Religious Right leaders have been intensely frustrated that their inability to coalesce around a single candidate in the 2008 and 2012 GOP primaries helped John McCain and Mitt Romney, neither of which were evangelical favorites, secure the Republican presidential nomination. Strategists like Tony Perkins and David Lane dearly hoped that things would be different in 2016. As we have previously noted,
Although Perry’s tanking disrupted Lane’s plans to get conservative evangelicals to coalesce around a single candidate in 2012, it seems clear that he has similar intentions for 2016. He told the Houston Chronicle in June , “We’re going to try to eliminate the stuff that they [GOP leaders] do to us every four years, which is picking somebody who has no chance of being viable and they kill us off and we have the McCains and Romneys left.”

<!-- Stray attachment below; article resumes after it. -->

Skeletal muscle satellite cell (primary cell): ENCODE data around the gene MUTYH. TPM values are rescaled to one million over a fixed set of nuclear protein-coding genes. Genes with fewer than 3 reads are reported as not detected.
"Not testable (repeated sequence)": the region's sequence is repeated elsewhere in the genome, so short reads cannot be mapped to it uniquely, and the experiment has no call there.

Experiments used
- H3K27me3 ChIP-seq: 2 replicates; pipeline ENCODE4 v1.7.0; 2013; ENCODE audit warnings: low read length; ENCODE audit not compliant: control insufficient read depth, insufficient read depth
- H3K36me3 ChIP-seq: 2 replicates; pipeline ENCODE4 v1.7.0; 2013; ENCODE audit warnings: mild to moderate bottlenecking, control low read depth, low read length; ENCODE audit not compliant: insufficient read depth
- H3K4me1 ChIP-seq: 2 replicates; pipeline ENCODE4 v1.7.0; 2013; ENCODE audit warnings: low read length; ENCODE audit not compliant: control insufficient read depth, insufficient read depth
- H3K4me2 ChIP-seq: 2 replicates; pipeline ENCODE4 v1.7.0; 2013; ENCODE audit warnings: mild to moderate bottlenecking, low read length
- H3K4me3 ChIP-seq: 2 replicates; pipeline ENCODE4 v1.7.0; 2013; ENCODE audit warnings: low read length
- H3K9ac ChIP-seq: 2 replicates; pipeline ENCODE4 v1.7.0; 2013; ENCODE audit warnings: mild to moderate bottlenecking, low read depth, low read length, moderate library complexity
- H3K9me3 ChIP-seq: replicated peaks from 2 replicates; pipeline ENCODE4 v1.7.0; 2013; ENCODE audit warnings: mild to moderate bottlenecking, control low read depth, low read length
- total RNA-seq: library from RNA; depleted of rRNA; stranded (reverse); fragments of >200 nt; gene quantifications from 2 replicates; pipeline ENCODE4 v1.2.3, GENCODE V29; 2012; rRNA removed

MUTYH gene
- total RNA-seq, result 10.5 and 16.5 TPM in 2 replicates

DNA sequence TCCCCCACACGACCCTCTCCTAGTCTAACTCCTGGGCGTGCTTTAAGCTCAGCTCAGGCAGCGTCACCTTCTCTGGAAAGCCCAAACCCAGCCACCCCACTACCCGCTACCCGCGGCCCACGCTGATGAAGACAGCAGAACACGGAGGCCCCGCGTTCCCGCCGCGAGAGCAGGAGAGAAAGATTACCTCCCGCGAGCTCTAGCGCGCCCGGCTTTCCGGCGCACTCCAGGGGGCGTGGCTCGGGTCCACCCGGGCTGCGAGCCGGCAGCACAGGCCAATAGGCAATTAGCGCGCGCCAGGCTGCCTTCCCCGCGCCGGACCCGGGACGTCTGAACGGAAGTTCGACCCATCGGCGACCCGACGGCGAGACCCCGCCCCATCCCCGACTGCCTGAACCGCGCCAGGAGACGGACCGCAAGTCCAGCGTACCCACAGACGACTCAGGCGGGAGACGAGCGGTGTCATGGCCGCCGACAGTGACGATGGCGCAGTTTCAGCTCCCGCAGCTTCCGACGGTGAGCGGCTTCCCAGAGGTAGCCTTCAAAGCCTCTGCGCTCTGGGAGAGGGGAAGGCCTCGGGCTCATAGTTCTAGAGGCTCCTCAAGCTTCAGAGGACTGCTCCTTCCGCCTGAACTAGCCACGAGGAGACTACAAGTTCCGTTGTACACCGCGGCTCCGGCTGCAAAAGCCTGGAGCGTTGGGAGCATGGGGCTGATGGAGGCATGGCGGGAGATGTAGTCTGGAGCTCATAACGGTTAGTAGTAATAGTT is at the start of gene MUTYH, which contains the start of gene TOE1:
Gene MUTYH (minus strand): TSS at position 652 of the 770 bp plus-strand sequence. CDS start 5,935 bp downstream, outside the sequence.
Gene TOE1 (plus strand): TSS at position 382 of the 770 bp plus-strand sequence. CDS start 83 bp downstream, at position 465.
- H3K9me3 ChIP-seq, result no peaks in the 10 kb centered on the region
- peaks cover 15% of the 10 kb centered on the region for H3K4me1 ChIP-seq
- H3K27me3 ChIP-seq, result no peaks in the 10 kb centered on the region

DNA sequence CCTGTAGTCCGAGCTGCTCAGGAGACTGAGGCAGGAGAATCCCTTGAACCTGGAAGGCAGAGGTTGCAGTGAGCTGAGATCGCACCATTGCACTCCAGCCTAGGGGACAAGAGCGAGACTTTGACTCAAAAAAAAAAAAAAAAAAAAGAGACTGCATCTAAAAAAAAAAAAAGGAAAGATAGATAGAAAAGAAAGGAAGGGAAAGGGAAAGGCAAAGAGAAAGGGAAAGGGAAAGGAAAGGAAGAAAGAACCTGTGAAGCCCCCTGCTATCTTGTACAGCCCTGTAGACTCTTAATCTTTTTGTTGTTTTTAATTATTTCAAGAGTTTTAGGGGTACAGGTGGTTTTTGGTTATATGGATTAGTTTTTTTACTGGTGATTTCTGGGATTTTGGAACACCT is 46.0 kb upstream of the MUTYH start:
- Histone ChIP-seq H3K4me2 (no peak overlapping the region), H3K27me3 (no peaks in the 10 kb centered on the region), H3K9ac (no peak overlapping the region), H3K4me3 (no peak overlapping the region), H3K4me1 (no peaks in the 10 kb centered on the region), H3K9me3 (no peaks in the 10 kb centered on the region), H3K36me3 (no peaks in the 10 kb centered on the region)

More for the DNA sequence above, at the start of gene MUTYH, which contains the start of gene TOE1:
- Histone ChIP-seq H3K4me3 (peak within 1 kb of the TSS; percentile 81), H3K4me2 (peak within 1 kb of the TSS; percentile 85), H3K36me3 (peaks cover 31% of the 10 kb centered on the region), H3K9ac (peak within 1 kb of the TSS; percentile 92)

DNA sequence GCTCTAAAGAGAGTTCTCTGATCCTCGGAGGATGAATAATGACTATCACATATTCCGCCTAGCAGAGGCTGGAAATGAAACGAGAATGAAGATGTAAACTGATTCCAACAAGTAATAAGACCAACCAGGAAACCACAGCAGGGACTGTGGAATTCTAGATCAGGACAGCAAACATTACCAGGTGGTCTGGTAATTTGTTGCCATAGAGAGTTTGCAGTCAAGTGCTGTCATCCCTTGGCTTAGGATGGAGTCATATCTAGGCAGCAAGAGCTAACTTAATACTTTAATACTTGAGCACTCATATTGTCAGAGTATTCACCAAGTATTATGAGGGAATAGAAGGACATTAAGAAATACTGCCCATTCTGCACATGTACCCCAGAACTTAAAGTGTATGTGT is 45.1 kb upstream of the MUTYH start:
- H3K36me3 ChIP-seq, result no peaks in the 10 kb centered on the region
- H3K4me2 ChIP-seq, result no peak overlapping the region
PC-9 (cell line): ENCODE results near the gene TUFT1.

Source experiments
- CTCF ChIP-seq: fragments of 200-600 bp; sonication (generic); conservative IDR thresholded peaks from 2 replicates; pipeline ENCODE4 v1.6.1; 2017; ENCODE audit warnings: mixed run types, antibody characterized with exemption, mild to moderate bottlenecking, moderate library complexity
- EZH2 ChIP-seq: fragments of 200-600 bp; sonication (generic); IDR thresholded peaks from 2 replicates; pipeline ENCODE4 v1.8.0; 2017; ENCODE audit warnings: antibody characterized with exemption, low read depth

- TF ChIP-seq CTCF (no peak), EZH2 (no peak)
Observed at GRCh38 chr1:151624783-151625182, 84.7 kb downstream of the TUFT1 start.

But a survey of 94 evangelical “leaders and insiders” — as identified by World Magazine —suggests that they are not even close to a meeting of minds on a favored presidential candidate. Four candidates had the support of more than 10 leaders – Rubio (18), Bush (14) and Cruz and Walker (13 each) – all below 20 percent of the leaders who responded to World’s survey.